Soon we hope to have hearings on the pending war with Iraq. I am concerned there are some questions that won’t be asked — and maybe will not even be allowed to be asked. Here are some questions I would like answered by those who are urging us to start this war.
1. Is it not true that the reason we did not bomb the Soviet Union at the height of the Cold War was because we knew they could retaliate?
2. Is it not also true that we are willing to bomb Iraq now because we know it cannot retaliate — which just confirms that there is no real threat?
3. Is it not true that the UN’s International Atomic Energy Agency was able to complete its yearly verification mission to Iraq just this year with Iraqi cooperation?
4. Is it not true that the intelligence community has been unable to develop a case tying Iraq to global terrorism at all, much less the attacks on the United States last year? Does anyone remember that 15 of the 19 hijackers came from Saudi Arabia and that none came from Iraq?
5. Why are we taking precious military and intelligence resources away from tracking down those who did attack the United States — and who may again attack the United States — and using them to invade countries that have not attacked the United States?
6. How can Hussein be compared to Hitler when he has no navy or air force, and now has an army 1/5 the size of twelve years ago, which even then proved totally inept at defending the country?
7. Is it not true that the constitutional power to declare war is exclusively that of the Congress? Should presidents, contrary to the Constitution, allow Congress to concur only when pressured by public opinion? Are presidents permitted to rely on the UN for permission to go to war?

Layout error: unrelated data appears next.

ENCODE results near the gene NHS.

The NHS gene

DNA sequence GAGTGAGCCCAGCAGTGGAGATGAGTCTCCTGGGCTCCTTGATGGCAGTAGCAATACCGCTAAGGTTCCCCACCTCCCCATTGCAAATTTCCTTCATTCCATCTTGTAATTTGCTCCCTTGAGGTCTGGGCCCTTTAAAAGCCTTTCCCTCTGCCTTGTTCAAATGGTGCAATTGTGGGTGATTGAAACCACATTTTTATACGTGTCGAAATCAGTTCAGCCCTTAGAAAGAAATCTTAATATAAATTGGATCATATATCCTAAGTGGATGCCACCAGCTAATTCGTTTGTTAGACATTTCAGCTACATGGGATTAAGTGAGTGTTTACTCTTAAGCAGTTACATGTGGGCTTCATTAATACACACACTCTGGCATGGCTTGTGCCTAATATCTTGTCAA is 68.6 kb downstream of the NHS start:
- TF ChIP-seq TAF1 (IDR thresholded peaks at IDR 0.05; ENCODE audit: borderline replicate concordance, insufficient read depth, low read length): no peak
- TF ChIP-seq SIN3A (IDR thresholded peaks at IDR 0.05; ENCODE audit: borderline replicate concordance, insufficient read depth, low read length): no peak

8. Are we prepared for possibly thousands of American casualties in a war against a country that does not have the capacity to attack the United States?
9. Iraq’s alleged violations of UN resolutions are given as reason to initiate an attack, yet is it not true that hundreds of UN Resolutions have been ignored by various countries without penalty?
10. How can our declared goal of bringing democracy to Iraq be believable when we prop up dictators throughout the Middle East and support military tyrants like Musharaf in Pakistan, who overthrew a democratically-elected president?
11. Are you familiar with the 1994 Senate Hearings that revealed the U.S. knowingly supplied chemical and biological materials to Iraq during the Iran-Iraq war and as late as 1992 — including after the alleged Iraqi gas attack on a Kurdish village?
12. Did we not assist Saddam Hussein’s rise to power by supporting and encouraging his invasion of Iran? Is it honest to criticize Saddam now for his invasion of Iran, which at the time we actively supported?
13. Is it not true that preventive war is synonymous with an act of aggression, and has never been considered a moral or legitimate U.S. policy?
14. What is the moral argument for attacking a nation that has not initiated aggression against us, and could not if it wanted?
15. Where does the Constitution grant us permission to wage war for any reason other than self-defense?
16. Is it not true that since World War II Congress has not declared war and — not coincidentally — we have not since then had a clear-cut victory?
17. Why don’t those who want war bring a formal declaration of war resolution to the floor of Congress?